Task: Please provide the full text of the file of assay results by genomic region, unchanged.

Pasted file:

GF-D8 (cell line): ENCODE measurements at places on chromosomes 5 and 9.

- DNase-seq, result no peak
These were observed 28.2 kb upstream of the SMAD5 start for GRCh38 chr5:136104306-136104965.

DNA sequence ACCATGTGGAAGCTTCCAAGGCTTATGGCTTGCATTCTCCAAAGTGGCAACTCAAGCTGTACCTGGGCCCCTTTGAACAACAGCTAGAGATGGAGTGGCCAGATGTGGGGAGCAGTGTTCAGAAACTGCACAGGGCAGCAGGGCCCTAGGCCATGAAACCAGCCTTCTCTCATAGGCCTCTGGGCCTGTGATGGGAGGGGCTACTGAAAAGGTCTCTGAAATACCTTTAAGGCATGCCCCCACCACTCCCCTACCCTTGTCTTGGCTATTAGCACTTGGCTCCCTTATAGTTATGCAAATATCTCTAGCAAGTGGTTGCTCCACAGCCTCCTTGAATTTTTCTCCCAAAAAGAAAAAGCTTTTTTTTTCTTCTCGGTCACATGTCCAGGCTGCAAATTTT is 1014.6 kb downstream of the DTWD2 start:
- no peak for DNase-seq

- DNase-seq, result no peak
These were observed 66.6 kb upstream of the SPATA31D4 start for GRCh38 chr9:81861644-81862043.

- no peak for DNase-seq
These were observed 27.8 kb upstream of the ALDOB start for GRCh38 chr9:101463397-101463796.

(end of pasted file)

GF-D8 (cell line): ENCODE measurements at places on chromosomes 5 and 9.

- DNase-seq, result no peak
These were observed 28.2 kb upstream of the SMAD5 start for GRCh38 chr5:136104306-136104965.

DNA sequence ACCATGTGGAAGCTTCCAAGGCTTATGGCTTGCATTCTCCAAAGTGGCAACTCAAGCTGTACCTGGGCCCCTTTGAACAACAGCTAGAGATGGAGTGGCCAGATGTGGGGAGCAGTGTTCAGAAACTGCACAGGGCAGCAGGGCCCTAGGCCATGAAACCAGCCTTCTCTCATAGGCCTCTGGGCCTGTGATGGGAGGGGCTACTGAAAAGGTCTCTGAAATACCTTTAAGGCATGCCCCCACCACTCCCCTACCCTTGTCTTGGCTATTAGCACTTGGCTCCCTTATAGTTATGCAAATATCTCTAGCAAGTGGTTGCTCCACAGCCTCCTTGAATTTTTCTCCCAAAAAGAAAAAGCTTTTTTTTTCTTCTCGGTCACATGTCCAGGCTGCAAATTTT is 1014.6 kb downstream of the DTWD2 start:
- no peak for DNase-seq

- DNase-seq, result no peak
These were observed 66.6 kb upstream of the SPATA31D4 start for GRCh38 chr9:81861644-81862043.

- no peak for DNase-seq
These were observed 27.8 kb upstream of the ALDOB start for GRCh38 chr9:101463397-101463796.